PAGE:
The glittering coastline of Croatia -- known as the Dalmation Coast -- is rapidly being revealed as one of 21st-century travel's greatest treasures.
Many cruisers know the iconic town of Dubrovnik, but fewer realize just how many equally stunning and less crowded ports the magical Dalmation Coast region has to offer.
One such spot is Hvar town, on the island of the same name. Overlooking a large, very beautiful bay -- and an archipelago of smaller islands bearing its name -- Hvar's "modern" history starts in the 12th century, when it was a key base for the Venetians' Adriatic fleet.
They retained the town and developed it in their own inimitable style until the 18th century. You'll see that influence everywhere, from the grand square at the heart of the town to its ancient arsenal, which once prepared galleons for trade or war, and the fortifications which overlook the harbor.
Present-day Hvar is a delightful place, increasingly popular but still charmingly uncommercialized, an island that has kept its soul and style. You'll see it in the boutiques and bustling cafes around St. Stephen's Square and in the smart but affordable restaurants that line the waterfront.
Cruise passengers who visit for one day -- and have to tender from their ships to do that -- will probably want to spend their precious time ashore simply exploring the meandering alleys and glittering waterfront of Hvar town, particularly if this is their first visit.
But if you've been to Croatia more than once, plan a taxi or self-drive tour of the island. Its fragrant, lavender-and-rosemary smothered interior and its oldest settlement, Stari Grad, are well worth exploring. Another good choice: a boat trip around the pine-covered Pakleni Islands, where you can swim in sparkling seas and feast on their bounty at beachfront restaurants.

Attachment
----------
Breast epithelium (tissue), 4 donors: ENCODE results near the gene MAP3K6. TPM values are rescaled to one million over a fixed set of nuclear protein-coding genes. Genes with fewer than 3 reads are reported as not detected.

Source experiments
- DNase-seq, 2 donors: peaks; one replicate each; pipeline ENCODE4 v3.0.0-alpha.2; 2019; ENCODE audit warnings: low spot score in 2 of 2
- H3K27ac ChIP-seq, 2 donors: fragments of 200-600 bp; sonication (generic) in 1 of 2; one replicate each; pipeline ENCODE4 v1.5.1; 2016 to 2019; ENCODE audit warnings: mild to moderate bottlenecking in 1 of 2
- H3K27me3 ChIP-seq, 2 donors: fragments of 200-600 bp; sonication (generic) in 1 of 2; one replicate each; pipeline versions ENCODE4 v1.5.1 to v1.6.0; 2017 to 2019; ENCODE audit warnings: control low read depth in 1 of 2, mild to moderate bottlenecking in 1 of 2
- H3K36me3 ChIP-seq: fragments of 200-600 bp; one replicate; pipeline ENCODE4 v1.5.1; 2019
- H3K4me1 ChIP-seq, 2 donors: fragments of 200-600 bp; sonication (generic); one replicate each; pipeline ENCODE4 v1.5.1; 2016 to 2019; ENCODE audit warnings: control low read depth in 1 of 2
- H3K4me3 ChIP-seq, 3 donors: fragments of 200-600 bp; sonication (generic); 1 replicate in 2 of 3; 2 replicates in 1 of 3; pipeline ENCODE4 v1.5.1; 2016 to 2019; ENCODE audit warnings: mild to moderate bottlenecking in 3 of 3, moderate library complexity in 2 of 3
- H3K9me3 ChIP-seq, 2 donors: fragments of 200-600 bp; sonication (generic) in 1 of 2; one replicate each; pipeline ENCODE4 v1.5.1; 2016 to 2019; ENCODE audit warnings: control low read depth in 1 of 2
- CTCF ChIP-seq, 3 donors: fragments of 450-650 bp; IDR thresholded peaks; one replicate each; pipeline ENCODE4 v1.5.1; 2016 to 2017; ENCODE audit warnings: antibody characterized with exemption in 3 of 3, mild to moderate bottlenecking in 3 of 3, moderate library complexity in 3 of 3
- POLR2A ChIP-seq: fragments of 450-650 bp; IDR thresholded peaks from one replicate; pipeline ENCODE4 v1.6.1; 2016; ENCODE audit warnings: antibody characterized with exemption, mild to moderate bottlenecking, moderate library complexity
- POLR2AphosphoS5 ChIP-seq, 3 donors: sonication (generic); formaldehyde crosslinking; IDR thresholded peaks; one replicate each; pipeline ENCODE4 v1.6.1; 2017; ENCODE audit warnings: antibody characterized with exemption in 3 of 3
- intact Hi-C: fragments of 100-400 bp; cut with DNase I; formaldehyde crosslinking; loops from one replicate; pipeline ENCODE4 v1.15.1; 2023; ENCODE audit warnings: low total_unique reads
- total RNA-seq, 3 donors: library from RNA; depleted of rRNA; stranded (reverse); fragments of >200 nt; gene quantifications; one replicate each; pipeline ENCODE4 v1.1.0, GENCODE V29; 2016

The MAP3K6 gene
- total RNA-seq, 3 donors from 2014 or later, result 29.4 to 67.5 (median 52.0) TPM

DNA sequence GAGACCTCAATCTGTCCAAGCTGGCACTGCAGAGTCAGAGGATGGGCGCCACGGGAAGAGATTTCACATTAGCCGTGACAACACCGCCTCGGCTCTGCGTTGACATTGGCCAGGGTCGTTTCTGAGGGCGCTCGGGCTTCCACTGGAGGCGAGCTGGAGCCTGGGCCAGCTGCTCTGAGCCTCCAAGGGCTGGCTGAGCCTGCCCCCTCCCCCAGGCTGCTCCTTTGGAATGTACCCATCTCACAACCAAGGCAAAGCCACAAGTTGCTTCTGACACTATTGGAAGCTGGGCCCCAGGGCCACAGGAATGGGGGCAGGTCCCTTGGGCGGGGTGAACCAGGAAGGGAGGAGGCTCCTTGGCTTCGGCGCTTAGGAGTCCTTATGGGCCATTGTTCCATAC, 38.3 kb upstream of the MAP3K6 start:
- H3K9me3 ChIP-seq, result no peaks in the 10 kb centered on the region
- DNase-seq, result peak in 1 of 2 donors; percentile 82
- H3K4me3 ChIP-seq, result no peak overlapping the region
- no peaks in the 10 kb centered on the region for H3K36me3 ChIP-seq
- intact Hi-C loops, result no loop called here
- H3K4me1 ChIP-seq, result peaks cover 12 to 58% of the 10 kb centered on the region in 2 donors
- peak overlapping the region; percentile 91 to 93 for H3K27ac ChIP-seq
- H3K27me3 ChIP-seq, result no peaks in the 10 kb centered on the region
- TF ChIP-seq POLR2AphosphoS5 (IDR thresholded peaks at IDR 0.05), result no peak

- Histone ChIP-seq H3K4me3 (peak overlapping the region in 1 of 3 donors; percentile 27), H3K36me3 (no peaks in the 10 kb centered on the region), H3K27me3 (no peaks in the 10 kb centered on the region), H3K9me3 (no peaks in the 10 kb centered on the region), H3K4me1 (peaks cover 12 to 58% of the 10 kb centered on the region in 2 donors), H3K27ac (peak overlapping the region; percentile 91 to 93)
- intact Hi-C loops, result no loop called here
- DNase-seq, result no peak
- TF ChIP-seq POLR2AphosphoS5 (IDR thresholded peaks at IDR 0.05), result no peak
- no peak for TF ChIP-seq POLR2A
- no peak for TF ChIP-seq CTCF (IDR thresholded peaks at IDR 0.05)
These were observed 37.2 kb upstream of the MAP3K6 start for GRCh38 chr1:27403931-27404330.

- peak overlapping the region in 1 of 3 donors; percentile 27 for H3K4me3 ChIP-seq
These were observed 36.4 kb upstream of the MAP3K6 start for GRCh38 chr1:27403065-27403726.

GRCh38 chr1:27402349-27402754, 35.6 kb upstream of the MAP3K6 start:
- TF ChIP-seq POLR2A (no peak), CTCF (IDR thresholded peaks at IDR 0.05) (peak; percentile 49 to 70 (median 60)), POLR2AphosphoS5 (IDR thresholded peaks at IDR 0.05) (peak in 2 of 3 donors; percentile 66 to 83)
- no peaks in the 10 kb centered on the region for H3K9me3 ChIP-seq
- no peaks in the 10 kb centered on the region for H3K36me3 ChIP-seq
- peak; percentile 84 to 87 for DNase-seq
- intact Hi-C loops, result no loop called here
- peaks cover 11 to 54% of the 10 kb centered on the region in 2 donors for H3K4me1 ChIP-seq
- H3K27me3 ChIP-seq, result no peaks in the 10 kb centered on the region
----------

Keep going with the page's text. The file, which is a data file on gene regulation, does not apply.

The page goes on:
Cruise ships generally drop anchor in the bay near Hvar town and tender passengers to shore.
Get off your ship's tender and you're right in the thick of it. Turn right for the Franciscan monastery and a pretty cove where families swim; head left for the main harbor and town and St. Stephen's Square.
Hospitable restaurateurs doling out fruit brandy (rakija). There are many variations, including sljivovica (mades from plums), travarica (herbal) and kruskovac (pear). But they're all strong enough to send you back to your ship cross-eyed. Sip slowly, and enjoy them with water.
Nudist beaches stud the more secluded parts of the Pakleni Islands. They're great if you want an all-over tan, but check before disrobing.
On Foot: Hvar is very easily explored on foot. Head right from the tender drop-off, and just a minute or two away, you'll find a pretty cove where the locals bathe and, just beyond it, the Franciscan Monastery. (See Don't Miss.) Or turn left for the ferry office and ATM, lots of waterfront restaurants and -- about ten minutes' walk away -- a pretty park and, just to the right, St. Stephen's Square.
By Water Taxi: It's easy to book a water taxi to the Pakleni Islands from one of the operators who tout their business along the waterfront. (See Been There, Done That section below.)
By Rental Car: If you have time and want to go further afield, you can rent a Fiat Punto for up to three days for around 550 Kuna (E72). Local agencies include Luka Rent (Riva 24, Hvar, Croatia, Tel +385 21 742 946) and Suncity Rent a car (Vlade Stosica 5 Hvar, Croatia, Tel +385 98 178 9678)
Currency is the Croatian kuna, which replaced the Yugoslav dinar in 1994. For currency-conversion rates, check www.oanda.com or www.xe.com. Most shops accept euros and credit cards.
ATMs abound along the Riva (the street along the waterfront); the first one you'll come across is to the left of the main tender station, next to the Jadrolinija ferry office.
Croatian is the language of Hvar, but on this sophisticated and tourist-friendly island, you'll find most of the residents speak at least a smattering of English.